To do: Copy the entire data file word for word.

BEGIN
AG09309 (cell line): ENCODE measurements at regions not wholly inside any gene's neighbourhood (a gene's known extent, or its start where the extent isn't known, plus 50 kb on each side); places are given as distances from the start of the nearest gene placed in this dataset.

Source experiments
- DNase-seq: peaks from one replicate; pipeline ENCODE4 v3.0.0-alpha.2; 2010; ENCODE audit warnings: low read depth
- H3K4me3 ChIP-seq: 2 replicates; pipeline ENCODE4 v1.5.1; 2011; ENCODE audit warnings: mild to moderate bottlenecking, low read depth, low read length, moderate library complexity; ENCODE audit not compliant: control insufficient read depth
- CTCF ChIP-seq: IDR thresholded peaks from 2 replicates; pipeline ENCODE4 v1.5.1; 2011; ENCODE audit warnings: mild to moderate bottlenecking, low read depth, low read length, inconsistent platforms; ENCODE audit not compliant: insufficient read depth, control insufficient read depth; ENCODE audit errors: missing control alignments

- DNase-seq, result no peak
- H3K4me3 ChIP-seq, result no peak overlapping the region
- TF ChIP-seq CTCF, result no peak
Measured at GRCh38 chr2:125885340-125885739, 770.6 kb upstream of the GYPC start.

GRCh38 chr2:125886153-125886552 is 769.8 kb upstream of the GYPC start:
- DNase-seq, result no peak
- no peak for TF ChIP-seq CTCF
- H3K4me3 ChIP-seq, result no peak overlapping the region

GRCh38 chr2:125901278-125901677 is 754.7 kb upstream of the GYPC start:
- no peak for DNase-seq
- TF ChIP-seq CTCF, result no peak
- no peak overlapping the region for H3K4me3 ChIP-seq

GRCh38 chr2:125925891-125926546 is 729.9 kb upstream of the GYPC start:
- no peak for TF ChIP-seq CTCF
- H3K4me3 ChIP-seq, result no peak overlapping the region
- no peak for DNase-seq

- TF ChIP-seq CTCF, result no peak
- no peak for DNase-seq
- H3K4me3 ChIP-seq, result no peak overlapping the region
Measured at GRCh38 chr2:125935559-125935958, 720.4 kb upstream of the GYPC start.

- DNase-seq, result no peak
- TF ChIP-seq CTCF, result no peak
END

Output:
AG09309 (cell line): ENCODE measurements at regions not wholly inside any gene's neighbourhood (a gene's known extent, or its start where the extent isn't known, plus 50 kb on each side); places are given as distances from the start of the nearest gene placed in this dataset.

Source experiments
- DNase-seq: peaks from one replicate; pipeline ENCODE4 v3.0.0-alpha.2; 2010; ENCODE audit warnings: low read depth
- H3K4me3 ChIP-seq: 2 replicates; pipeline ENCODE4 v1.5.1; 2011; ENCODE audit warnings: mild to moderate bottlenecking, low read depth, low read length, moderate library complexity; ENCODE audit not compliant: control insufficient read depth
- CTCF ChIP-seq: IDR thresholded peaks from 2 replicates; pipeline ENCODE4 v1.5.1; 2011; ENCODE audit warnings: mild to moderate bottlenecking, low read depth, low read length, inconsistent platforms; ENCODE audit not compliant: insufficient read depth, control insufficient read depth; ENCODE audit errors: missing control alignments

- DNase-seq, result no peak
- H3K4me3 ChIP-seq, result no peak overlapping the region
- TF ChIP-seq CTCF, result no peak
Measured at GRCh38 chr2:125885340-125885739, 770.6 kb upstream of the GYPC start.

GRCh38 chr2:125886153-125886552 is 769.8 kb upstream of the GYPC start:
- DNase-seq, result no peak
- no peak for TF ChIP-seq CTCF
- H3K4me3 ChIP-seq, result no peak overlapping the region

GRCh38 chr2:125901278-125901677 is 754.7 kb upstream of the GYPC start:
- no peak for DNase-seq
- TF ChIP-seq CTCF, result no peak
- no peak overlapping the region for H3K4me3 ChIP-seq

GRCh38 chr2:125925891-125926546 is 729.9 kb upstream of the GYPC start:
- no peak for TF ChIP-seq CTCF
- H3K4me3 ChIP-seq, result no peak overlapping the region
- no peak for DNase-seq

- TF ChIP-seq CTCF, result no peak
- no peak for DNase-seq
- H3K4me3 ChIP-seq, result no peak overlapping the region
Measured at GRCh38 chr2:125935559-125935958, 720.4 kb upstream of the GYPC start.

- DNase-seq, result no peak
- TF ChIP-seq CTCF, result no peak